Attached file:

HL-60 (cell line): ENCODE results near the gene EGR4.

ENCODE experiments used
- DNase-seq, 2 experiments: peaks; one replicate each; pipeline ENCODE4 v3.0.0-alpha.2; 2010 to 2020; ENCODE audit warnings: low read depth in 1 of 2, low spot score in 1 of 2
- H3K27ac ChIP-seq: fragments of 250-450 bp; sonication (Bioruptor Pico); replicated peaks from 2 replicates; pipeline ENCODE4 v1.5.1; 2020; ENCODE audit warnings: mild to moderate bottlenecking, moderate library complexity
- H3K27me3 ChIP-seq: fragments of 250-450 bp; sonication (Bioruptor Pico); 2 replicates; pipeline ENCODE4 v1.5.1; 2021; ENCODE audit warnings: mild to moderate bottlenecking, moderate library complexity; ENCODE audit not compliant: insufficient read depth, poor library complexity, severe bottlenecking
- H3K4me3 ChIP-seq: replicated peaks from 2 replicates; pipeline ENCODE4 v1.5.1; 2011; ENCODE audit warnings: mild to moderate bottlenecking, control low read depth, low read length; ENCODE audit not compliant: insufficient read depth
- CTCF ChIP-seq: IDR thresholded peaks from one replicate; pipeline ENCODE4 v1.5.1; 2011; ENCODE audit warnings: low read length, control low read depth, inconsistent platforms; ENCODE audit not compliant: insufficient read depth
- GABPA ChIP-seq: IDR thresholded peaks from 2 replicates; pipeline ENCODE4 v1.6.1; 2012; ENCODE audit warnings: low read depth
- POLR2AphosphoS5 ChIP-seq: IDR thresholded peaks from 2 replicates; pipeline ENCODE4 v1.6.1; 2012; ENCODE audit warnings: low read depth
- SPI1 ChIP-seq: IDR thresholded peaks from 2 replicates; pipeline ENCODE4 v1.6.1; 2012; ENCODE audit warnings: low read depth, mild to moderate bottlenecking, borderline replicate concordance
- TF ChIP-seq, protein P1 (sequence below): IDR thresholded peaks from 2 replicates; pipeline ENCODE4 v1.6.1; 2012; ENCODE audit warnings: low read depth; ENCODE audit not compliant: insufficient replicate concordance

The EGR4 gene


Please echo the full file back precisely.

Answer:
HL-60 (cell line): ENCODE results near the gene EGR4.

ENCODE experiments used
- DNase-seq, 2 experiments: peaks; one replicate each; pipeline ENCODE4 v3.0.0-alpha.2; 2010 to 2020; ENCODE audit warnings: low read depth in 1 of 2, low spot score in 1 of 2
- H3K27ac ChIP-seq: fragments of 250-450 bp; sonication (Bioruptor Pico); replicated peaks from 2 replicates; pipeline ENCODE4 v1.5.1; 2020; ENCODE audit warnings: mild to moderate bottlenecking, moderate library complexity
- H3K27me3 ChIP-seq: fragments of 250-450 bp; sonication (Bioruptor Pico); 2 replicates; pipeline ENCODE4 v1.5.1; 2021; ENCODE audit warnings: mild to moderate bottlenecking, moderate library complexity; ENCODE audit not compliant: insufficient read depth, poor library complexity, severe bottlenecking
- H3K4me3 ChIP-seq: replicated peaks from 2 replicates; pipeline ENCODE4 v1.5.1; 2011; ENCODE audit warnings: mild to moderate bottlenecking, control low read depth, low read length; ENCODE audit not compliant: insufficient read depth
- CTCF ChIP-seq: IDR thresholded peaks from one replicate; pipeline ENCODE4 v1.5.1; 2011; ENCODE audit warnings: low read length, control low read depth, inconsistent platforms; ENCODE audit not compliant: insufficient read depth
- GABPA ChIP-seq: IDR thresholded peaks from 2 replicates; pipeline ENCODE4 v1.6.1; 2012; ENCODE audit warnings: low read depth
- POLR2AphosphoS5 ChIP-seq: IDR thresholded peaks from 2 replicates; pipeline ENCODE4 v1.6.1; 2012; ENCODE audit warnings: low read depth
- SPI1 ChIP-seq: IDR thresholded peaks from 2 replicates; pipeline ENCODE4 v1.6.1; 2012; ENCODE audit warnings: low read depth, mild to moderate bottlenecking, borderline replicate concordance
- TF ChIP-seq, protein P1 (sequence below): IDR thresholded peaks from 2 replicates; pipeline ENCODE4 v1.6.1; 2012; ENCODE audit warnings: low read depth; ENCODE audit not compliant: insufficient replicate concordance

The EGR4 gene